There have been increasing indications over the past few days that the United States and the Taleban are edging toward an agreement – or possibly two. While a declaration of a mutual ‘reduction of violence’ seems imminent, a bilateral US-Taleban agreement opening the way to peace negotiations between the Afghan parties to the conflict appears possibly still weeks away. AAN’s Thomas Ruttig looks at the contours of the deal that appears to be emerging, puts it into context and points out questions still open.Afghans have long been tired by the four decades-long war. This is reflected by the peace marchers' movement, here in Ghazni city in 2018. Photo: AAN archive.
Progress reported on US-Taleban agreements
Leading US media outlets almost simultaneously reported on 11 February 2020 (US time)/12 February (Afghan time) that “the Trump administration was seeking to announce a deal to deescalate violence with the Afghan Taliban” (CNN) and that President Donald Trump had “conditionally approved a peace deal” (The New York Times). These two outlets said their sources were “two US defense officials familiar with the discussions,” a “State Department spokesperson” (CNN) and “senior” “Afghan and American” and “Taliban officials” (NYT). CNN also quoted Gen John Hyten, Vice Chairman of the Joint Chiefs of Staff who, in CNN’s words had “stressed that US moves in the country would be conditions based.” Most significantly, US Secretary of State Mike Pompeo was reported by the New York Times as having called Afghanistan’s leaders of the National Unity Government in separate phone calls on 11 February to inform them that “Mr. Trump had given tentative approval to this approach.”
The New York Times report seemed to refer to two possible agreements, one, a temporary reduction of violence, and a second on the withdrawal of US troops in Afghanistan in exchange for Taleban anti-terrorism guarantees. (1) The latter had been close to being signed in September 2019, but was vetoed by Trump at the last moment, referring to a Taleban attack in Kabul that killed a member of the US military. US Envoy, Zalmay Khalilzad, started to negotiate with the Taleban again last November (see AAN analysis here).
According to the New York Times, the deal would “only be signed if the Taliban prove their commitment to a durable reduction of violence over a test period of about seven days later this month.” (Other media speak about a ten day period: see, for example, here). It can be assumed that the US would also reduce, or stop its attack operations against the Taleban over the same period of time.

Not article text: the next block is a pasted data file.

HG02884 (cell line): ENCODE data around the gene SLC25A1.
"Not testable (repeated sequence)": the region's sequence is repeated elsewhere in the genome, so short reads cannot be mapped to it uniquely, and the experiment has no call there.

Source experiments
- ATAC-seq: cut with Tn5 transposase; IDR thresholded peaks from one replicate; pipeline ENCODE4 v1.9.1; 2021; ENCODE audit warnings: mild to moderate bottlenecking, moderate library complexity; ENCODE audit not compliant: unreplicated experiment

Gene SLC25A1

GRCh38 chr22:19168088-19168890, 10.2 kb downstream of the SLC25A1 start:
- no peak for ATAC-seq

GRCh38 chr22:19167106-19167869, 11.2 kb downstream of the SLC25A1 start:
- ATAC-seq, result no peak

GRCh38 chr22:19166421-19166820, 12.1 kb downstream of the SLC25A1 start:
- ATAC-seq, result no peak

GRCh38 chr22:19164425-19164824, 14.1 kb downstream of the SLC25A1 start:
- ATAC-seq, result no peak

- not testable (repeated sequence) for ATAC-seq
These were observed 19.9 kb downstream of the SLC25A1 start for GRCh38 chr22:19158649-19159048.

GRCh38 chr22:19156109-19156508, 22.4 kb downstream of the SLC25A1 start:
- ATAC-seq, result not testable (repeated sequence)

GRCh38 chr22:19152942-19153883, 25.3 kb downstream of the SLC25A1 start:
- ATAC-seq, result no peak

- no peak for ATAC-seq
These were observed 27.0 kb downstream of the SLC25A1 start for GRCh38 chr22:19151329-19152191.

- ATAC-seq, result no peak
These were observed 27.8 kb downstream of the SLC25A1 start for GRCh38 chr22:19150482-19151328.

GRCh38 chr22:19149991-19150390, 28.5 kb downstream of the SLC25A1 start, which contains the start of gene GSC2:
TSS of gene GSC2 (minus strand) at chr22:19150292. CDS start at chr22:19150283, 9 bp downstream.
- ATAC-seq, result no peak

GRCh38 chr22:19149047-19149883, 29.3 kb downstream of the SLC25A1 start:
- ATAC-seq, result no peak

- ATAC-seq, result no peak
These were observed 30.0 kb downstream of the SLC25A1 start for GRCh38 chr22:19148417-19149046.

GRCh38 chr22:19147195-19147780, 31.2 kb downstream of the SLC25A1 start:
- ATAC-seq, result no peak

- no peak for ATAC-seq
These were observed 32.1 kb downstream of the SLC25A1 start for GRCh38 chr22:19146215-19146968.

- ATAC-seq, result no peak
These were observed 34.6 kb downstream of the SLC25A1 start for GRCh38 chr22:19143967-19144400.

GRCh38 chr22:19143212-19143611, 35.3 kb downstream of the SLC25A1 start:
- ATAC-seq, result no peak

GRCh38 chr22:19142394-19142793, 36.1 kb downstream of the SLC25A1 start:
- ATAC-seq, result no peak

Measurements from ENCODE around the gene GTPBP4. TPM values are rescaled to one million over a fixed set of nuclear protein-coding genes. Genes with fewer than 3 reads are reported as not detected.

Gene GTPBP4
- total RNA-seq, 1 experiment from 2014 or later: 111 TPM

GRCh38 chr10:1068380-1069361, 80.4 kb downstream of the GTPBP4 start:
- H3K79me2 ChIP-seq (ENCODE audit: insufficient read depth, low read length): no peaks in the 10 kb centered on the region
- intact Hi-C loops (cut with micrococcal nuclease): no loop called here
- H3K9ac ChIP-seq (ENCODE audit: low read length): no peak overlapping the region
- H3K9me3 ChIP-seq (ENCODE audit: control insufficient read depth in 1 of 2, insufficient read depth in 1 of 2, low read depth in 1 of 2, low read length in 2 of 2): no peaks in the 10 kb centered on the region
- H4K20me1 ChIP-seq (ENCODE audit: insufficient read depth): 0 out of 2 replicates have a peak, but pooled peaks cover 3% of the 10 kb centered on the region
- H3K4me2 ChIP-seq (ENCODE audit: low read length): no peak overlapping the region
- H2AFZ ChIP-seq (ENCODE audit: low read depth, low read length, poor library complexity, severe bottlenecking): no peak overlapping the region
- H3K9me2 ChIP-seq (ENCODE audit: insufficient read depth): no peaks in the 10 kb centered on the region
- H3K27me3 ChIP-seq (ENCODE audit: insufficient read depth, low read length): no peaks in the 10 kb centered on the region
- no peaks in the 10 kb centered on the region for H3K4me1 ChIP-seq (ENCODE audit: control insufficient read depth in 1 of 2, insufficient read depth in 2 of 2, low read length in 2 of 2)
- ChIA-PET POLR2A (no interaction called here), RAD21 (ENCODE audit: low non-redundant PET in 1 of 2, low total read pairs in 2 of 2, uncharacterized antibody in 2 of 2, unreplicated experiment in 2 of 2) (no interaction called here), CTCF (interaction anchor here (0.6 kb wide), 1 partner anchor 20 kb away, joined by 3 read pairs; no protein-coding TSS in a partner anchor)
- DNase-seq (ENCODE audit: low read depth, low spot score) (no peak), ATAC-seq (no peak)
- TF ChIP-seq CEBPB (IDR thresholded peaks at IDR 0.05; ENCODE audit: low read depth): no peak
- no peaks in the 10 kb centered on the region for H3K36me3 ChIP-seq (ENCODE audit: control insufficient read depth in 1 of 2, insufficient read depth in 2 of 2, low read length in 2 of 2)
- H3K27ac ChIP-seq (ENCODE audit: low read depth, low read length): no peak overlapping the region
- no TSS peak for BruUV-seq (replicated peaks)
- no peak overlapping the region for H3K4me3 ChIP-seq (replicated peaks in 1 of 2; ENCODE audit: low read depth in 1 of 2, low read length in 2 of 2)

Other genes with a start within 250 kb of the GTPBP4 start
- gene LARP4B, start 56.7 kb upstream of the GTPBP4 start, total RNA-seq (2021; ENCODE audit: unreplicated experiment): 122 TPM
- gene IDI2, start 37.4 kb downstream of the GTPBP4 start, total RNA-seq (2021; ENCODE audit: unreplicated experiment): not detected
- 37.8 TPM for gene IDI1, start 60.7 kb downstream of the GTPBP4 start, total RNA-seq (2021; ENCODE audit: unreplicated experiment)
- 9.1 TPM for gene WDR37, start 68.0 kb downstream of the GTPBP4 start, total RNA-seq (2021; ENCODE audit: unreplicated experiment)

The reports also show that the US – which went into the last rounds of the Doha negotiations with the demand of a one month-long ceasefire – has given in again to the Taleban. There will be criticism of this, as before, in the US Congress, or from other elements in the US administration. The New York Times quoted Trump ally, Senator Rand Paul from Kentucky, as saying “We’re dominated by people who want […] never-ending intervention.” It was unclear to whom he referred, but there have been consistent voices warning that a too hasty withdrawal might jeopardise what had been achieved since 2001 (see for example here or here).
This first agreement, it seems, would probably not be in the form of a written, signed document. CNN quoted its sources speaking rather of a “reduction in violence announcement” (emphasis added). This would be made “as soon as this week” (in CNN’s words). It also quoted a State Department spokesperson as saying that “US talks with the Taliban in Doha continue around the specifics of a reduction in violence.” The New York Times quoted a “senior diplomat in Washington” describing the US-Taleban agreement “as 95 percent agreed to in principle, but that the possibility of a final agreement will become clearer in a matter of couple weeks.” President Trump’s national security adviser, Robert O’Brien, was also reported as saying on 11 February that he was cautiously optimistic there could be a US-Taleban agreement “over the next days or weeks,” but that a withdrawal of US forces was not “imminent.”
One of the points still open might be the Taleban’s demand, as reported by a Pakistani newspaper, that the US gives a “definite [end] date of withdrawal from Afghanistan.” This, however, would go against US assurances to the Afghan public that a withdrawal would be “conditions based”, ie dependent on whether the intra-Afghan negotiations make progress. This was reiterated several times by Khalilzad, for example in an interview aired by Afghan Tolonews in April 2019. There he stated that “it is not true that the withdrawal of the foreign forces from Afghanistan will happen ahead of a peace deal” and said “Washington wants to end this mission responsibly.”
However, he had also insisted that all elements of a deal with the Taleban – US troop withdrawal, Taleban guarantees on terrorism and intra-Afghan talks and a ceasefire – had to be agreed at the same time; he later agreed to allow the last two elements to be held back for a phase 2 of talks.